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Project H Design

Project H Design is a Berkeley, California based design education non-profit focused on developing leadership skills for youth through hands-on exposure to designing and building. Its programs range from a design-build class where high school students experiment and tinker, resulting in audacious, socially transformative projects to an afterschool program and dedicated workspace for girls 9-17, to professional development for teachers.

In 2008, designer Emily Pilloton had grown disenchanted by the disconnect between her work and community. She launched Project H to create opportunities for people to engage in design that was deeply connected to real social problems. Her ambition was to reconnect design with a social agenda.

Originally Project H operated as a social design firm, but in 2010, they were invited by Chip Zulliger, a renegade school superintendent in the poorest county in North Carolina to relocate to Bertie County, NC. There they would develop—and teach, a design-build curriculum for high school students called Studio H. The program, which today runs out of the Realm Charter School in Berkeley, CA, reconnects students with a sense of craft and engages them directly in socially meaningful projects. Studio H’s program in Bertie County was the subject of the award-winning documentary film If You Build It.

Today Project H runs three educational programs, all featuring a shared conviction: allow students to connect ‘thinking’ with ‘making;’ give them lifelong skills that are transferable in any field. Students develop an empowered sense of self, learning how to realize the projects which they envision.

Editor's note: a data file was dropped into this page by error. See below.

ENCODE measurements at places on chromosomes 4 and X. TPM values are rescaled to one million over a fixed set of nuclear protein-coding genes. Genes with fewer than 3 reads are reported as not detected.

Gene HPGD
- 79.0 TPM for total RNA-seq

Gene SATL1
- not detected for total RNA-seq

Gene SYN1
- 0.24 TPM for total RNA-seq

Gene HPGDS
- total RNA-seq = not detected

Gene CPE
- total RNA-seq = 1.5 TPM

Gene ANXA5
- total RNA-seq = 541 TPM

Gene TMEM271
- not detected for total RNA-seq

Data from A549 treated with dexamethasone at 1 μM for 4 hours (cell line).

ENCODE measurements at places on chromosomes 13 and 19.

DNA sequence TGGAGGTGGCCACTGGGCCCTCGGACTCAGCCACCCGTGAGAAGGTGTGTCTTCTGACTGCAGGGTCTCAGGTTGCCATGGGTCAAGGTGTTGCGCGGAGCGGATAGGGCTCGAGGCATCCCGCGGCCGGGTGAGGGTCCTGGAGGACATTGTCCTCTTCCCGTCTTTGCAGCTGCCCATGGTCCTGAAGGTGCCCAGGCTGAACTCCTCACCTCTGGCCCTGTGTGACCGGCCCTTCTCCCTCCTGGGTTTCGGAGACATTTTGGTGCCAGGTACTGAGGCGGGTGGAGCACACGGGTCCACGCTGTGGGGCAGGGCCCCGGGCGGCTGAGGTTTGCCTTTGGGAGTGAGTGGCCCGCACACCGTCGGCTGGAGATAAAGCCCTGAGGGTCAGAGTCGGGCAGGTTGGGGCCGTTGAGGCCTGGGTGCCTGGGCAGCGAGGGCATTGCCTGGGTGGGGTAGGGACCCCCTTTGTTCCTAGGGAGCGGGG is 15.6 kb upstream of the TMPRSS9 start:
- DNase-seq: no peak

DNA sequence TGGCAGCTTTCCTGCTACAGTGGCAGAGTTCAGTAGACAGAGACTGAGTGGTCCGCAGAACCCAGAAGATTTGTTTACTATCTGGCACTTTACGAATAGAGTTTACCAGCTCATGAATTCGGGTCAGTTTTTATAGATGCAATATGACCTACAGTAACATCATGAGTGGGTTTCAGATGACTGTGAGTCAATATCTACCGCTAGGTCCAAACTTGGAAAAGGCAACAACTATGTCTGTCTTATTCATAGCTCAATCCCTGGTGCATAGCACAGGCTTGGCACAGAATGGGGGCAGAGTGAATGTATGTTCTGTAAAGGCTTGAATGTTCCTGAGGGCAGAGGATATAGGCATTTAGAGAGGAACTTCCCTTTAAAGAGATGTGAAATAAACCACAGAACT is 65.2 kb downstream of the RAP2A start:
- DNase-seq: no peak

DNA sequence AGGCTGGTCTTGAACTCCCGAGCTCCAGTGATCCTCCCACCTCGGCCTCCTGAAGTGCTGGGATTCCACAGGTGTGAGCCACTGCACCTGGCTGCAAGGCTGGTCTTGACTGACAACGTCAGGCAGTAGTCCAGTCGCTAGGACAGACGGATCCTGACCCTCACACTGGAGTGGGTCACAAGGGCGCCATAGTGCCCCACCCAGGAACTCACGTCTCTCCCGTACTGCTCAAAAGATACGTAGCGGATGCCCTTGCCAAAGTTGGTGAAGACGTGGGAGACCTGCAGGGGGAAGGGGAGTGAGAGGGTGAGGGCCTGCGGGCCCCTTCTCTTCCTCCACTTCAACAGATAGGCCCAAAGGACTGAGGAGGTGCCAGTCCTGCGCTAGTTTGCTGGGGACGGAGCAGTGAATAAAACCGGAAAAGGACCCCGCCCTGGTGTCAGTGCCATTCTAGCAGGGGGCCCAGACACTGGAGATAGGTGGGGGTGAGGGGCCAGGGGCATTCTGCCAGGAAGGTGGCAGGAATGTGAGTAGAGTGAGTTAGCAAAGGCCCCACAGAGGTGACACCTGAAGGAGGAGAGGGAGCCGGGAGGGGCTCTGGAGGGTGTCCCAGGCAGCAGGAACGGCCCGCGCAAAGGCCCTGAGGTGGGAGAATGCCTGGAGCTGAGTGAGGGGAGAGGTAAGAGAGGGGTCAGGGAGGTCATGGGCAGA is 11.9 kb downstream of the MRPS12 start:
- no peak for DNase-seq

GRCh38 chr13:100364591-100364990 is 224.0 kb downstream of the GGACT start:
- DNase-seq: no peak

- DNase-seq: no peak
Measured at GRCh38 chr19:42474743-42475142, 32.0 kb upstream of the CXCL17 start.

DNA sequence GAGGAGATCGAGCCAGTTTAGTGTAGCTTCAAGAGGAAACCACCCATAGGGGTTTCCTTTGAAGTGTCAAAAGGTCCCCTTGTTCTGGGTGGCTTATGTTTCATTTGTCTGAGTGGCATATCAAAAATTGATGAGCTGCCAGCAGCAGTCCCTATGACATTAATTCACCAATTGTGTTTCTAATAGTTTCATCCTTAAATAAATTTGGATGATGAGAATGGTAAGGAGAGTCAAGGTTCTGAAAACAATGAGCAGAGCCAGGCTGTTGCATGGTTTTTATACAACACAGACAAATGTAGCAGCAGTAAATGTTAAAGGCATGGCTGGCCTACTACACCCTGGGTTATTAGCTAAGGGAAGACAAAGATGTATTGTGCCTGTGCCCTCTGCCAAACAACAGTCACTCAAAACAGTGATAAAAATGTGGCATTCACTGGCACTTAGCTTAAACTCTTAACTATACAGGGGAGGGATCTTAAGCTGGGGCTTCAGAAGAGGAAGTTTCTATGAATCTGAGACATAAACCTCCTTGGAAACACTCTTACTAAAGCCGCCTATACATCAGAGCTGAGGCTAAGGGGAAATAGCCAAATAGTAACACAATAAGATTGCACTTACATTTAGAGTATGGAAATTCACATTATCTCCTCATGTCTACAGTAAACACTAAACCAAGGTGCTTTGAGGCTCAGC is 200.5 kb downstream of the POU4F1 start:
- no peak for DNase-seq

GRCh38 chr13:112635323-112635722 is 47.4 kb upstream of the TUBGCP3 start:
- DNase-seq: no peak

Studio H is an in-school design-build class for 9th-12th grade students.

Girls Garage is an afterschool and summer program for girls aged 9-13 which focuses on design and building. The program aims to instill confidence in young women by providing them with the skills and tools to build whatever they can imagine.

Unprofessional Development is Project H’s most recent program. Its mission is to bring project-based learning into all classrooms. Unprofessional Development consists of workshops and hands-on learning experiences aimed at educators, which exposes them to the pedagogical possibilities of design-build courses for youth.

We had a chance to speak with Emily and get her thoughts on how design can challenge inequality. Listen to the episodes here: